The day violence drops drastically in Oakland will be the day when our youth and adults are put to work and paid well. Families are struggling to pay bills, which in turn pushes youth and adults out to the streets, either because they are homeless or trying to make ends meet to pay rent in the crappy apartment they call home.

Youth are in the streets because they can’t find a job and they have nothing better to do with their time. “These youth that are being killed are my family and close friends, I’m wondering, am I next?” said Breonna Williams (16) from Oakland. Health outcomes for young people in Oakland is directly related to the vast economic inequity in our city. Youth as well as adults can’t live a decent life because they don’t make enough to do so.

Currently the minimum wage in California is $8.00 an hour. $8.00 is not enough for a meal from Burger King, let alone a good meal for the deserving, hard-working Oakland citizens. Many Oaklanders stand on their feet for hours on end taking orders and making meals only to go home and continue to struggle.

“If you work hard and work full-time you should not be living in poverty” said President Obama at the signing ceremony for his executive order that would raise the federal minimum wage for contract workers from $7.25 to $10.10 an hour. However, that’s just contract work. What about the rest of us?

Here in our city, the Lift Up Oakland! Coalition is fighting to raise the city-wide minimum wage to $12.25 an hour, as well as provide all workers with paid sick days. Parents commonly to go to work with the flu because not doing so means the rent does not get paid. No one should have to choose between a paycheck and our health!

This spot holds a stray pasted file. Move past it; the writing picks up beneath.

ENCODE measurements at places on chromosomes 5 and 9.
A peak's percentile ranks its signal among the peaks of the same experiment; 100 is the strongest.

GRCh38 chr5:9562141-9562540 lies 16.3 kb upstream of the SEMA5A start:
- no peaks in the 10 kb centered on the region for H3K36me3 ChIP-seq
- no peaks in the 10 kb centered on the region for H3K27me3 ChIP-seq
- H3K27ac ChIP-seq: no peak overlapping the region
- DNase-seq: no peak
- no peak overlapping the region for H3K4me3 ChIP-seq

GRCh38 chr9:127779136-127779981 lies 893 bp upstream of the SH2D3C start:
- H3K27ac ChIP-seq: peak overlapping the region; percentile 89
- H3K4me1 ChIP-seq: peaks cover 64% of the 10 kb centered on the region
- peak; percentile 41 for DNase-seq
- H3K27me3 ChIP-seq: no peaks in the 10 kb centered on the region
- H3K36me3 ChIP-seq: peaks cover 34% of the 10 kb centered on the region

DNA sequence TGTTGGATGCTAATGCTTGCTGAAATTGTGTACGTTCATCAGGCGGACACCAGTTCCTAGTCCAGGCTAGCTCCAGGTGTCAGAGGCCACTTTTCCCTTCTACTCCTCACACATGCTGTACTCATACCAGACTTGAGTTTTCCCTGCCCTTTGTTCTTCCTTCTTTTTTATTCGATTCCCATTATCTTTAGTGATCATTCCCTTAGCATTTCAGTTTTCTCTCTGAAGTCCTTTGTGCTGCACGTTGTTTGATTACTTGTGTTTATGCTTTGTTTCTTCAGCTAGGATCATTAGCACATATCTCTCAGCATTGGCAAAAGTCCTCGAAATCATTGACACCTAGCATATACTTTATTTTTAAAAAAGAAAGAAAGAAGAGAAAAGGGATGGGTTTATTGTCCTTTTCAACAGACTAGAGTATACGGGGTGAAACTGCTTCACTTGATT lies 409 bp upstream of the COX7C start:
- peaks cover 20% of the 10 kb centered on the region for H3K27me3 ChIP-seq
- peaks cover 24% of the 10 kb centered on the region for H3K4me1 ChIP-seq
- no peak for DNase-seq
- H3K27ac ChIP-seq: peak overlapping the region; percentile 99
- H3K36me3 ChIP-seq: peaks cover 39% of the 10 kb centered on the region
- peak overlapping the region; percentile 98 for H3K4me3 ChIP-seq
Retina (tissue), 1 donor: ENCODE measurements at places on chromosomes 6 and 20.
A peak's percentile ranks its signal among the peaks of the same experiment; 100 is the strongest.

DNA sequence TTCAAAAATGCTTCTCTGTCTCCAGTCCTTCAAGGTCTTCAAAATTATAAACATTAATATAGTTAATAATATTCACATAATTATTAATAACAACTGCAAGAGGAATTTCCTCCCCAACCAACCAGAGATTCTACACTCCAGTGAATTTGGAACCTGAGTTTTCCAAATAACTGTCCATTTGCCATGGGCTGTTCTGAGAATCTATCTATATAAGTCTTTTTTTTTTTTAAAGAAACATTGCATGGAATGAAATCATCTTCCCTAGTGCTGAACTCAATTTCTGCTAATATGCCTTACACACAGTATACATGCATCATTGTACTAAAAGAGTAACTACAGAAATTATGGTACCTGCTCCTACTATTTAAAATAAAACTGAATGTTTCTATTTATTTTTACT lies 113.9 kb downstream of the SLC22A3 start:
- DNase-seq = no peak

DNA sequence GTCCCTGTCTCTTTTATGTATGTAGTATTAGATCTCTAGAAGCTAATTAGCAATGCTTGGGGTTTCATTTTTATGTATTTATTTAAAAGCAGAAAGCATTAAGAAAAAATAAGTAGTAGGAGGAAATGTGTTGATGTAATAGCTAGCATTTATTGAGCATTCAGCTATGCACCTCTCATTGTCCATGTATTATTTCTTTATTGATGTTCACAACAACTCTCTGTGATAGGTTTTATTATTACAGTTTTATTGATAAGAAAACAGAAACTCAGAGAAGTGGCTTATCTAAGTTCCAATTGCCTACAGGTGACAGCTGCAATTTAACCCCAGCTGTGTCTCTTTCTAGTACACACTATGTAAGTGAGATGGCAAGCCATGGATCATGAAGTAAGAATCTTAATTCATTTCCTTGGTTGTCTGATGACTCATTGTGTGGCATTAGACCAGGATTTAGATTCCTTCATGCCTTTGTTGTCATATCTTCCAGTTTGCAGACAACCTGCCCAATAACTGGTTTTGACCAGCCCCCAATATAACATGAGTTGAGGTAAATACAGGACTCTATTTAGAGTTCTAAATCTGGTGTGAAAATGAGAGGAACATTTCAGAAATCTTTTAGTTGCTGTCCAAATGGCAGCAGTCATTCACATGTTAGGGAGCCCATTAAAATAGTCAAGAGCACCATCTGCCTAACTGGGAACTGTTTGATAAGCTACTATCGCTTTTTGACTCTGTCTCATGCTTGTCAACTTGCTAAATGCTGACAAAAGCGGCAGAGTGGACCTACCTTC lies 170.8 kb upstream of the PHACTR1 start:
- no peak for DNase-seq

A common argument is that struggling small businesses would have to shut down if they are forced to pay their employees more and provide paid sick days. However, the reality is that folks making minimum wage barely have enough to pay bills, so the amount of money they have to shop locally is little to none.

We were interested in finding out if people would spend more if they earned more, so we took to the streets and conducted a small poll. We asked folks, “If you earned more money at your job and had a couple extra hundred to spend would you shop more?” 17 out of 20 people answered “Yes.” Those who answered “No” said they would use the money to catch up on bills they have piled up.

Raising the minimum wage will pump millions into our local economy to build local businesses, create jobs, and generate tax revenue for schools and public safety.

Similarly, if Oaklanders were paid what they deserve and did more to support one another, youth violence in general would drop. Urban violence is a public health issue, and Dr. Stephen Bezruchka, who teaches at the University of Washington’s School of Public Health, argues that the best way to improve health outcomes is to address economic and social inequity.

In an interview with Amy Goodman of Democracy Now!, Dr. Bezruchka explains:

“Americans think that it’s health care that produces health, when there really is very little evidence for that. What turns out to be really important is the nature of caring and sharing in society. And the best factor that really impacts that is the degree of inequality. Where societies are more unequal, people don’t look out for one another, they look out for themselves. Where societies are more equal — and economic equality is the thing that is most important in this — people look after each other, society looks after each other, and pretty much everyone does better.”

If young people had more well-paid job opportunities and more programs that promoted peace, our city would be a better place. Youth continue to be falsely blamed for the violence in our city and enough is enough. The problem is not our youth, it’s that our youth have no viable alternatives!

For more information regarding the Lift Up Oakland! Coalition and the campaign to raise Oakland’s minimum wage, please visit http://liftupoakland.org/.

Editor’s Note: This piece reflects an individual opinion and is not a reported story from Oakland Local. Oakland Local invites community residents to share their views about events and issues in Oakland. 
For guidelines, see oaklandlocal.com/guidelines. For more information on posting to Community Voices, see The word on Oakland Local’s Community Voices posts.

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